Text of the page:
June 3, 2011
Experts on water and food production in the dry areas of Ghana and Burkina Faso and representatives of Development Partners, have noted the importance of small reservoirs in serving multiple purposes including domestic water supply, livestock, small scale irrigation, and limited aquaculture for communities.
Such reservoirs are common property resources that also help communities to cushion themselves against intense dry seasons.
The experts agreed that the sustainability of these small reservoirs depends on improved rain water management, which has the potential to reduce the vulnerability of the poor to dry weather conditions. They observed that the effectiveness of these reservoirs has often been undermined by poor institutional and technical mechanisms required to build, maintain and sustain them for optimal socially equitable benefits.
These issues were the focus of discussions at a three-day workshop in Accra, which was climaxed with the launch of the second phase of the Challenge Programme on Water and Food (CPWF) in the Volta Basin.
The CPWF is one of the challenge programs on the Consultative Group for International Agricultural Research (CGIAR) and it is being hosted by the Volta Basin Authority (VBA) in Ouagadougou.
The first phase of the research based project was implemented over a five year period from 2003 to 2008 and involved about 12 activities including improving varieties of crops for cultivation, rain harvesting and water management.The current phase is a three-year project spanning 2010 to 2013, and involves a number of research based projects aimed to improve rainwater and small reservoir management, contribute to poverty reduction, and improved livelihoods resilience in the dry lands of Burkina Faso and Northern Ghana.
They will also take into accounts the implications of the activities for the environment including ecosystem services.
At the launch of the programme, the Basin Leader of the Project Dr. Olufunke Cofie gave an outline of the five major projects to be implemented. She said the first research project will develop a web-based “decision-support tool” that will identify likely sites to introduce agricultural water management (AWM) interventions for smallholder farming systems based on assessments of social, economic and biophysical conditions.
The second will identify, evaluate, adapt, and disseminate best-fit integrated rainwater management strategies. The third focuses on integrated management options and multiple uses of small reservoirs. These include sustaining infrastructures, protecting and improving the water quality for the various uses and enhancing water productivity potentials.
The forth research project will include issues that govern Integrated Water Resources Management (IWRM) policy-making and practice in the basin and identify demand-driven opportunities for the management and the governance of rainwater and small reservoirs at the watershed (sub-basin) level. This will enhance impacts of on-going policy initiatives in the Volta basin.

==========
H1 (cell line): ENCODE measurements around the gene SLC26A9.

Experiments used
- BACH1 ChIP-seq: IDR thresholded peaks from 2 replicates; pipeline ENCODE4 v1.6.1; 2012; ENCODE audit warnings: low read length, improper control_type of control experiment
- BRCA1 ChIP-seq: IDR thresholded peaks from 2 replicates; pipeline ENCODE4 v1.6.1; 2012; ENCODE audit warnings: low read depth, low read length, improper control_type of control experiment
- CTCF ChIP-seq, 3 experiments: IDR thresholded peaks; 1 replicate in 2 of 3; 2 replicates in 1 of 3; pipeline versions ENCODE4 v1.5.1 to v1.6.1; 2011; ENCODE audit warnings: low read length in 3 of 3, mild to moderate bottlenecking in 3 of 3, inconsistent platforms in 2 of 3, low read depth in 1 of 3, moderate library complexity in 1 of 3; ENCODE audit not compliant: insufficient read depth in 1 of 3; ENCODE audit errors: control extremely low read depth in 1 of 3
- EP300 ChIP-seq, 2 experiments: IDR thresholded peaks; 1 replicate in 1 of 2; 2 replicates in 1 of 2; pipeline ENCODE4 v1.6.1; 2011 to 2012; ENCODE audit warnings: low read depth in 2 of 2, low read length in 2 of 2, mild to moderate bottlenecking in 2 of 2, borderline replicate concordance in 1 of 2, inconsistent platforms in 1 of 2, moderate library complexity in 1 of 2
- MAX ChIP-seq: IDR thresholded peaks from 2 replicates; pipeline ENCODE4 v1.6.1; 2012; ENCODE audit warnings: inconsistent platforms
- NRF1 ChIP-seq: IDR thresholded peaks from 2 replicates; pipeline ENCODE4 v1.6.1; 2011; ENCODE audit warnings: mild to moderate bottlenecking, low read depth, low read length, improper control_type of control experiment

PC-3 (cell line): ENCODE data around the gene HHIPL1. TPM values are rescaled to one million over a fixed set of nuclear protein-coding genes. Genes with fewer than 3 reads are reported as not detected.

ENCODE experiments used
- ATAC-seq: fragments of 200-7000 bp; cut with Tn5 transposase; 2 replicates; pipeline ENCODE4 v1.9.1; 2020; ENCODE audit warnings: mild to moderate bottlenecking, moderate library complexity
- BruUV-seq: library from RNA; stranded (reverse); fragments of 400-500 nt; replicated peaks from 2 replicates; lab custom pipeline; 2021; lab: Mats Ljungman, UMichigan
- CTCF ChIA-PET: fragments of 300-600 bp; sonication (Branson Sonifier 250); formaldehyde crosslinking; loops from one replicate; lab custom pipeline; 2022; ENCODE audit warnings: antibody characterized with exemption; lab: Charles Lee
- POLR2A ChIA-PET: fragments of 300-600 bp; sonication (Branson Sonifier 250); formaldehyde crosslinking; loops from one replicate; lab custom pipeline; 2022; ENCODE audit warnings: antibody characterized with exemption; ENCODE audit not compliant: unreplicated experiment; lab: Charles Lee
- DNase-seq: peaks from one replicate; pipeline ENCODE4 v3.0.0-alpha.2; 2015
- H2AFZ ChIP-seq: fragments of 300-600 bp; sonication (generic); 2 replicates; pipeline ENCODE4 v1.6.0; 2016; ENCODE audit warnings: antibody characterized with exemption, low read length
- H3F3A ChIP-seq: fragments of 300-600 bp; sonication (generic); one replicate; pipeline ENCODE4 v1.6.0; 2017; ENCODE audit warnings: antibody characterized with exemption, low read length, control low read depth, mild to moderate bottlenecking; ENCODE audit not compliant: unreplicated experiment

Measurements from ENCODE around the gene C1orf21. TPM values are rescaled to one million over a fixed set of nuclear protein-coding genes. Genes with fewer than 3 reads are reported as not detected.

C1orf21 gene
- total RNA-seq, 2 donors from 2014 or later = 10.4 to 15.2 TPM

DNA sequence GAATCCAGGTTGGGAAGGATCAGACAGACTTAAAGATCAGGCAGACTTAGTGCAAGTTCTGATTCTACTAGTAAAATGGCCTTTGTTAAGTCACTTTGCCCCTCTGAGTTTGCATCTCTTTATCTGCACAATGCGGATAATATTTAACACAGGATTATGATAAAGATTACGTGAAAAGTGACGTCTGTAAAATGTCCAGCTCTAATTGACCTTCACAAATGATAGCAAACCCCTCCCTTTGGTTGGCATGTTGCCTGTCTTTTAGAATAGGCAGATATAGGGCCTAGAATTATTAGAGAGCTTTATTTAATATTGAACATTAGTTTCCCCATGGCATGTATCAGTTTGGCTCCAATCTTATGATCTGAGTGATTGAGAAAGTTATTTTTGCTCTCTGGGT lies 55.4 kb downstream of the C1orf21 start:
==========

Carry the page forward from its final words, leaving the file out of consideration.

While the fifth project will ensure coherence amongst the four projects and manage their interdependences in order to integrate and align the research activities to stakeholders needs so as to contribute to poverty reduction and improved livelihood resilience in the Basin.
Dr. Cofie said the success of these research projects, will make available decision support tools to guide the out-scaling of successful agricultural water management interventions in appropriate locations in Northern Ghana and Burkina Faso. It will also ensure that rainwater is managed more appropriately leading to positive impacts on crop and livestock productivity, farm profitability, environmental resilience, and human well-being in the longer term.
She stressed that the success will further engender stronger community-level institutions to manage and maintain small reservoirs to maximise the benefits from multiple uses, while it will ensure that the interaction between local and higher level institutions will be strengthened and mutually supportive.
The Director –General of Ghana’s Council for Scientific and Industrial Research (CSIR), Dr. Baba Salifu noted that Ghana stands to benefit from the project. He however expressed concern about the lack of appreciation on the part of Ghanaians for resources such as water and urged engineers in the country, “to design road networks that harness water resources,” and said, “current designs tend to waste water resources.”
Representatives of the Minister of Agriculture of Burkina Faso,
Ghana’s Ministry of Food and Agriculture, Burkina Faso’s Minister of Research and Innovation and Ghana’s Minister of Environment, Science and Technology noted that this programme would improve the quality of lives of the local people throughout the basin.
The Executive Director of the Volta Basin Authority, Dr. Charles Biney described the meeting as an encouraging platform that will contribute significantly to the socio-economic development of the region.
The Volta basin lies predominantly in Ghana and Burkina Faso, with small areas in Benin, Côte d’Ivoire, Mali and Togo. These countries rank amongst the poorest in the world. The basin is inhabited by about 19 million people, 70 per cent of whom are rural. The economies of the area are basically reliant on agriculture, mostly rain-fed crossing four agro-ecological zones, with rainfall varying between 500 to 1100 millimeters per year. Highly variable rainfall during the growing season presents problems of short season droughts, even where total rainfall appears adequate.